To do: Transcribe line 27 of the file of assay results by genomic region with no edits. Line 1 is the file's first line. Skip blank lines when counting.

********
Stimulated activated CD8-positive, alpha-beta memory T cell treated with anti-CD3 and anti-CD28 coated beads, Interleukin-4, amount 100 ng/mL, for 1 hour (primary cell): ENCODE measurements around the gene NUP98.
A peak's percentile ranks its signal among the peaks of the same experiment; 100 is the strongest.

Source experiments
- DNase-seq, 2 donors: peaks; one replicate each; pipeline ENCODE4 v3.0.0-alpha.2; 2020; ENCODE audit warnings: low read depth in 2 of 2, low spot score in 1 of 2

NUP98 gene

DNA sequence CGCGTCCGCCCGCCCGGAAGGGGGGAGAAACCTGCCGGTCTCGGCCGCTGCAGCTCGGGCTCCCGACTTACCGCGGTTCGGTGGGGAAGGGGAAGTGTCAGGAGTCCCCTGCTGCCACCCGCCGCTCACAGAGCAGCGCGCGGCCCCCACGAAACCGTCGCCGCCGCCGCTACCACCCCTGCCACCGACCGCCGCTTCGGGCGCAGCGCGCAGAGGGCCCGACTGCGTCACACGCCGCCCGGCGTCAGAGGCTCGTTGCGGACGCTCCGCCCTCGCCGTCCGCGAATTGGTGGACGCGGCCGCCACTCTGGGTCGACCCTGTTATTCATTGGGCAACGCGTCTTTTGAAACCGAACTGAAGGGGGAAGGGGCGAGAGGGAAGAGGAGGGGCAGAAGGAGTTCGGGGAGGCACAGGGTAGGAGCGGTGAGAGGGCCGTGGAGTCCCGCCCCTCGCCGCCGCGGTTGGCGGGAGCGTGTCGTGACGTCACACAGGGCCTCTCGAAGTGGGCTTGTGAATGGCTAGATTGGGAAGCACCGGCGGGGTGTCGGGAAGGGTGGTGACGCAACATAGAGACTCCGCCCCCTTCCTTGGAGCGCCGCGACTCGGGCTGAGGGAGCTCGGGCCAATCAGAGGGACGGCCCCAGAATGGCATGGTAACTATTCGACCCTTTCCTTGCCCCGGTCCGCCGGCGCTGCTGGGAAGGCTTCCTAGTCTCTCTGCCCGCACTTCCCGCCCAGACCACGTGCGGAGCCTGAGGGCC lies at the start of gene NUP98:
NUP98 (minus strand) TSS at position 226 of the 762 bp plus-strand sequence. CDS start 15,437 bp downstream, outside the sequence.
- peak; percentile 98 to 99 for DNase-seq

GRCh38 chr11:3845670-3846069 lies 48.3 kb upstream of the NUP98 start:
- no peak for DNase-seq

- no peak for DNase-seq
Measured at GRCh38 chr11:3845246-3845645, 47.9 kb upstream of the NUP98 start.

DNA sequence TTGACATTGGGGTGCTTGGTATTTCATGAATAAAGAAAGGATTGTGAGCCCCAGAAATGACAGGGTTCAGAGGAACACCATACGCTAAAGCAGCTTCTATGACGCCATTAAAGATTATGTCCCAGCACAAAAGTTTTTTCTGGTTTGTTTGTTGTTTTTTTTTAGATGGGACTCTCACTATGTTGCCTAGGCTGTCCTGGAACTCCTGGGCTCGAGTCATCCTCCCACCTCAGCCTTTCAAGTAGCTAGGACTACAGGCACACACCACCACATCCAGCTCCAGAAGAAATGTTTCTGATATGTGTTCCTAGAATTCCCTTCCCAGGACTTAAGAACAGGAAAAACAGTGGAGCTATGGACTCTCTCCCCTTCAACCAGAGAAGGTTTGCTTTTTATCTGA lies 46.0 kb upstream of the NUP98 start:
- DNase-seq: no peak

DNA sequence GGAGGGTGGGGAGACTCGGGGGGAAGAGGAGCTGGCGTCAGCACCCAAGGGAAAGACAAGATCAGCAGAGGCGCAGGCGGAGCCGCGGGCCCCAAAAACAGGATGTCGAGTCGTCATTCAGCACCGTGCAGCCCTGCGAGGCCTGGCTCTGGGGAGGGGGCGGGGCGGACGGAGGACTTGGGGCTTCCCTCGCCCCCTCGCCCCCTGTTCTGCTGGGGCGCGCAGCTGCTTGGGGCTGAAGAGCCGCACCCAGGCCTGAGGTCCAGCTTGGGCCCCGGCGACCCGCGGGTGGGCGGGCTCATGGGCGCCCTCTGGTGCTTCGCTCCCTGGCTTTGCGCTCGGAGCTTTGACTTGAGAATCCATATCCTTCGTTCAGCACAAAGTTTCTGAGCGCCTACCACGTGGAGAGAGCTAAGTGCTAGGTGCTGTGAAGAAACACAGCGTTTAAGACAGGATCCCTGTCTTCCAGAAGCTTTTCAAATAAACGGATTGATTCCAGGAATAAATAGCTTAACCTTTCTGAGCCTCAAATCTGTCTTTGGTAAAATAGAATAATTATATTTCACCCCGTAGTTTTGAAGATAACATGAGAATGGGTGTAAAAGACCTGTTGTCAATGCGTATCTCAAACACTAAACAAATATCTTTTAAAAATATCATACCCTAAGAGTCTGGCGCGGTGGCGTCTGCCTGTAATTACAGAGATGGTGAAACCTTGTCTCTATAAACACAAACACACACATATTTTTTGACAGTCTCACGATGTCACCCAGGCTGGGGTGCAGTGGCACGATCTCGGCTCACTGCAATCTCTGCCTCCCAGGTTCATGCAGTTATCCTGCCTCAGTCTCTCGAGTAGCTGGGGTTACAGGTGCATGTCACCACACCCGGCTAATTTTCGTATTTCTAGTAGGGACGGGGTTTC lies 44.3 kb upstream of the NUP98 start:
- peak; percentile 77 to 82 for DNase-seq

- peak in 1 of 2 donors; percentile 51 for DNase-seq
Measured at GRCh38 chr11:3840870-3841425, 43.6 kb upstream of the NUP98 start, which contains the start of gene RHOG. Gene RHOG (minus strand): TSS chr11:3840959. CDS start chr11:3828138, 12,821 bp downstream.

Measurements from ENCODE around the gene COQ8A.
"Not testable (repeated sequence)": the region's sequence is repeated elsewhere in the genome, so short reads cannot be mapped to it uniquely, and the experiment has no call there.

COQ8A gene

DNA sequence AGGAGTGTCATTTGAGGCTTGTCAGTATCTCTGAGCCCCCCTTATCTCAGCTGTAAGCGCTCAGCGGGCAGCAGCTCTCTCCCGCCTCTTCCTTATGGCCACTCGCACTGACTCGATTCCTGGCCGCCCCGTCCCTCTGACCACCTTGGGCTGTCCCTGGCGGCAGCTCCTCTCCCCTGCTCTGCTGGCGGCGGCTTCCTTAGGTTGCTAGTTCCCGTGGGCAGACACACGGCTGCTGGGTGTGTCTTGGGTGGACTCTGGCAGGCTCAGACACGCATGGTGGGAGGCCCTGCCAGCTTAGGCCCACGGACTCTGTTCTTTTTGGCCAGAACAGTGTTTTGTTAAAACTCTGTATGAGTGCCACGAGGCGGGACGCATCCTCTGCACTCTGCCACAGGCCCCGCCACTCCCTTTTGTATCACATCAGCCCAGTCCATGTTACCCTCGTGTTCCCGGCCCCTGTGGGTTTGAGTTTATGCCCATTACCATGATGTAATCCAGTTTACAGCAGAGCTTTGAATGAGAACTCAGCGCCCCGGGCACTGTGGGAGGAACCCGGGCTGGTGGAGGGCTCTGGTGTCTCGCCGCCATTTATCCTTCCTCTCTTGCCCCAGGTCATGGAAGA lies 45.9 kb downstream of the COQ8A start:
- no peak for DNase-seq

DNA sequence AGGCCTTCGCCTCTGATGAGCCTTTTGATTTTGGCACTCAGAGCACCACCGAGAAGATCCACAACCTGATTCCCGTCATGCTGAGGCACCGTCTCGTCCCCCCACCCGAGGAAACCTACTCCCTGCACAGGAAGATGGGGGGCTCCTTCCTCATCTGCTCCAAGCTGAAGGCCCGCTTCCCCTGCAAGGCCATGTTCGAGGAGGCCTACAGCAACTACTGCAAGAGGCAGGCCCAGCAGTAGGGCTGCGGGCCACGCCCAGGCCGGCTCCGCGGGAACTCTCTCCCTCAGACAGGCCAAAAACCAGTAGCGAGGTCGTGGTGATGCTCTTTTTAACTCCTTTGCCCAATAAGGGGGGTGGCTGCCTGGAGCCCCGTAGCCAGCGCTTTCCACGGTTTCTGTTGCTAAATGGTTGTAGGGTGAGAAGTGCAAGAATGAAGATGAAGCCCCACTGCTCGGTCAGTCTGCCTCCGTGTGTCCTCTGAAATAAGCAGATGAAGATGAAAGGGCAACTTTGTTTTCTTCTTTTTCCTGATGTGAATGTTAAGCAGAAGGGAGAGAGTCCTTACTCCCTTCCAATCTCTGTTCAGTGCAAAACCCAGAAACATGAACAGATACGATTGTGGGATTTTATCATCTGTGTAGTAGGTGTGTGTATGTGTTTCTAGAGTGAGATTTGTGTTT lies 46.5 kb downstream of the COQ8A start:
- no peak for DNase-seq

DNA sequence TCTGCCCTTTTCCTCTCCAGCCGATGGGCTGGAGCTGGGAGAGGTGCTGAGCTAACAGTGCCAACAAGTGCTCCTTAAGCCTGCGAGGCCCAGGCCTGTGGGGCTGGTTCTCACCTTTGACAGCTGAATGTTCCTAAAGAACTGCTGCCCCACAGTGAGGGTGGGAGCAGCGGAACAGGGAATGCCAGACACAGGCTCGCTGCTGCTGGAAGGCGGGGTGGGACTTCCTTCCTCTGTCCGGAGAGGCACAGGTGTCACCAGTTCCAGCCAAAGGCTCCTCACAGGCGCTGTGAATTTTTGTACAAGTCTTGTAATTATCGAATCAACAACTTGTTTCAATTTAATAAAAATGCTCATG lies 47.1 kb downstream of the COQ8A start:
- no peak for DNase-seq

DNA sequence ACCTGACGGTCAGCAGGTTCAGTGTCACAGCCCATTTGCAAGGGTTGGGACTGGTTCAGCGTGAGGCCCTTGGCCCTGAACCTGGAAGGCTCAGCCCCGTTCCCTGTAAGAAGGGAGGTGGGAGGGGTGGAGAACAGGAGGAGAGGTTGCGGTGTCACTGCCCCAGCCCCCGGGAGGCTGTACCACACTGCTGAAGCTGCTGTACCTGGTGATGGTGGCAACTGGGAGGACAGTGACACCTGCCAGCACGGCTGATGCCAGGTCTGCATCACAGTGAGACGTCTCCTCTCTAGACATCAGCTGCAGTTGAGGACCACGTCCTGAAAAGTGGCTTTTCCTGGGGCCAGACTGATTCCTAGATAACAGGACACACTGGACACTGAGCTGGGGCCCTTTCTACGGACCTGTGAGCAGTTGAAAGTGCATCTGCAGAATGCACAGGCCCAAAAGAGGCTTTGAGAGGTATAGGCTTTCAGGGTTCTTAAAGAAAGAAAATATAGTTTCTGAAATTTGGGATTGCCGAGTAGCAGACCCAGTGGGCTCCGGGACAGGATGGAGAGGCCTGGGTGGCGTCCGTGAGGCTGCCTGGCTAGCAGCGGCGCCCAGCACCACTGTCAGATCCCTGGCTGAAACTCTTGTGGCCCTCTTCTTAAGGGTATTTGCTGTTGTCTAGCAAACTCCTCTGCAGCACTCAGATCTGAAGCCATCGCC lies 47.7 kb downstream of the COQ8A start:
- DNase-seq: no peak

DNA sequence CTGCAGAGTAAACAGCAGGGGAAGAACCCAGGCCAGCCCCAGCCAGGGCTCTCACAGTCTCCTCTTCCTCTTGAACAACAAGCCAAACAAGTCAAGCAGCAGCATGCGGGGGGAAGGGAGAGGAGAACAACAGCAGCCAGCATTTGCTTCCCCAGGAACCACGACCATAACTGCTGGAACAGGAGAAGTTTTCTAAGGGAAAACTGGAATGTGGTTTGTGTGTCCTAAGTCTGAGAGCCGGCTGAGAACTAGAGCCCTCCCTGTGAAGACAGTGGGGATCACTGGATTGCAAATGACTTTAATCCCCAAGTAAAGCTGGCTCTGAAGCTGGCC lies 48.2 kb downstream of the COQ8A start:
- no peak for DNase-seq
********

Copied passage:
- no peak for DNase-seq